Unified Interior Regions

Florida

World class scientists working in Southeast Region Science Centers help our partners understand and manage complex issues including competition for limited water resources, coastal hazards, mineral and energy resource extraction, degraded ecosystems, vector-borne diseases, rapidly changing land use, and response to climate change.

States L2 Landing Page Tabs

Filter Total Items: 178
Date published: November 3, 2015
Status: Completed

Fish Slam 2015

November 3, 2015 – Five teams of fishery biologists from the U.S. Geological Survey (USGS), U.S. Fish and Wildlife Service (USFWS), Florida Fish and Wildlife Conservation Commission (FWC), the National Park Service (NPS), and Florida International University (FIU) sampled for non-native fishes in canals, ponds and ditches in and around the Plantation/Davie area of Broward County, FL.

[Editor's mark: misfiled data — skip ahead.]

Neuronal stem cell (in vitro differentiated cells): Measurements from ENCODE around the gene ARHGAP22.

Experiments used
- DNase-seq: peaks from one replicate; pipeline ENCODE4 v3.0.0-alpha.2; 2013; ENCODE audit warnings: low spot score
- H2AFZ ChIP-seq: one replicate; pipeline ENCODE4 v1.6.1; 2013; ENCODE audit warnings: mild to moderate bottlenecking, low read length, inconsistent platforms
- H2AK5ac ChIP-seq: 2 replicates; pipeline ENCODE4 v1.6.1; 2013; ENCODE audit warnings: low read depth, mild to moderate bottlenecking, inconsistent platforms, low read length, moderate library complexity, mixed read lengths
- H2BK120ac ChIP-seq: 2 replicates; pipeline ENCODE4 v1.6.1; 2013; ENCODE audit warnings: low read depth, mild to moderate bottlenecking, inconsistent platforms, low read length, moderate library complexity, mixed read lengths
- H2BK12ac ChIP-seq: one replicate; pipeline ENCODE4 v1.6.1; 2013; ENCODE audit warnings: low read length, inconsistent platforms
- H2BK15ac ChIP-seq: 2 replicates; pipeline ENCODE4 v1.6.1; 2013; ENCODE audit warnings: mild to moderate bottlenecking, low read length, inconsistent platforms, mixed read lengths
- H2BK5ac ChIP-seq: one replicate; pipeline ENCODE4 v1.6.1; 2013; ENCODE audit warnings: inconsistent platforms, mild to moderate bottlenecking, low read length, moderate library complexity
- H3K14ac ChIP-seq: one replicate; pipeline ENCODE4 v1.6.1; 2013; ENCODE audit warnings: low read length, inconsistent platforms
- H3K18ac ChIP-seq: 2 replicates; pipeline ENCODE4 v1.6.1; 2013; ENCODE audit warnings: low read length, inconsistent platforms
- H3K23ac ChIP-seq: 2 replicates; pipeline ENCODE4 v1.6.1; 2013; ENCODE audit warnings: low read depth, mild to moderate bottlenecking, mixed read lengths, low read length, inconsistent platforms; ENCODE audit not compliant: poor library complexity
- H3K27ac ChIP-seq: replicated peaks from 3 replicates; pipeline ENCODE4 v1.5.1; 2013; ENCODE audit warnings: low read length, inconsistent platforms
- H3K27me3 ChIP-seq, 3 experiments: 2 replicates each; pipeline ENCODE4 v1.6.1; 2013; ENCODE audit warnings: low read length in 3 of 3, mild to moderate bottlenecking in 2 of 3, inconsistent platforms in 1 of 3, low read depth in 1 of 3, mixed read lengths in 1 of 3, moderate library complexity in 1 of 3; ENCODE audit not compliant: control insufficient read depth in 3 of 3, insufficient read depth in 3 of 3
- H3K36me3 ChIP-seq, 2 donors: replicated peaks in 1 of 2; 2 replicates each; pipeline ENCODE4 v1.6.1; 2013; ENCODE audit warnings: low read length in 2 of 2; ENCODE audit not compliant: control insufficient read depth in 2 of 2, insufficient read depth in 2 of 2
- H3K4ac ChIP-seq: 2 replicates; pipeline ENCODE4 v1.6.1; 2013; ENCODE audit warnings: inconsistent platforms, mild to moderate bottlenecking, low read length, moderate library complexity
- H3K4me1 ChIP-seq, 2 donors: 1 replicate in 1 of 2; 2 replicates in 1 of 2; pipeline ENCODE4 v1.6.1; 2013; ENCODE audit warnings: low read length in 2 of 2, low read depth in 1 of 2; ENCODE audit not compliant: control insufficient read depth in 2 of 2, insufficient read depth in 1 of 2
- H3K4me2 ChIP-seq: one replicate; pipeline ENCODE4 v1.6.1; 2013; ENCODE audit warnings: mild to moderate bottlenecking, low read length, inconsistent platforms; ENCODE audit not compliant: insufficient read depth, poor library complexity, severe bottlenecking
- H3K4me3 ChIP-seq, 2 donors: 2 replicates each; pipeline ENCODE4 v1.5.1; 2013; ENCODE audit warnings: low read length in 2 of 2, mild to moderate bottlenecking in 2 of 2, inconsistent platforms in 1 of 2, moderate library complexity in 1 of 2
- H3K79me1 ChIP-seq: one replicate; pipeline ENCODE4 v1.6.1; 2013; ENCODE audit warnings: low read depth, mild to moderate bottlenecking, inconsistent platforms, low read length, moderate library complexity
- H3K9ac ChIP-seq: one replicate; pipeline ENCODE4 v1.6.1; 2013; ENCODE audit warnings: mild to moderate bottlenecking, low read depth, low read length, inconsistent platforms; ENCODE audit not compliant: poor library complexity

Date published: April 17, 2015
Status: Completed

A Decision Support Tool for Repatriation of Aquatic Fauna: A Case Study Involving the Striped Newt (Notophthalmus perstriatus) at St. Marks National Wildlife Refuge, Florida

The Striped Newt is a small salamander found in xeric habitats (e.g., scrub, sandhill, dry flatwoods) of the lower coastal plain and northern peninsular Florida. Though once considered "common," they are currently a candidate species for federal listing. 

Date published: November 14, 2014
Status: Completed

Fish Slam 2014

On November 20, 2014, eight teams of fishery biologists from the U.S. Geological Survey (USGS), U.S. Fish and Wildlife Service (USFWS), Florida Fish and Wildlife Conservation Commission (FWC), U.S. National Park Service (NPS), and Florida International University (FIU) gathered for a one-day sampling event to collect non-native fishes from canals, ponds and ditches in Miami-Dade County, FL....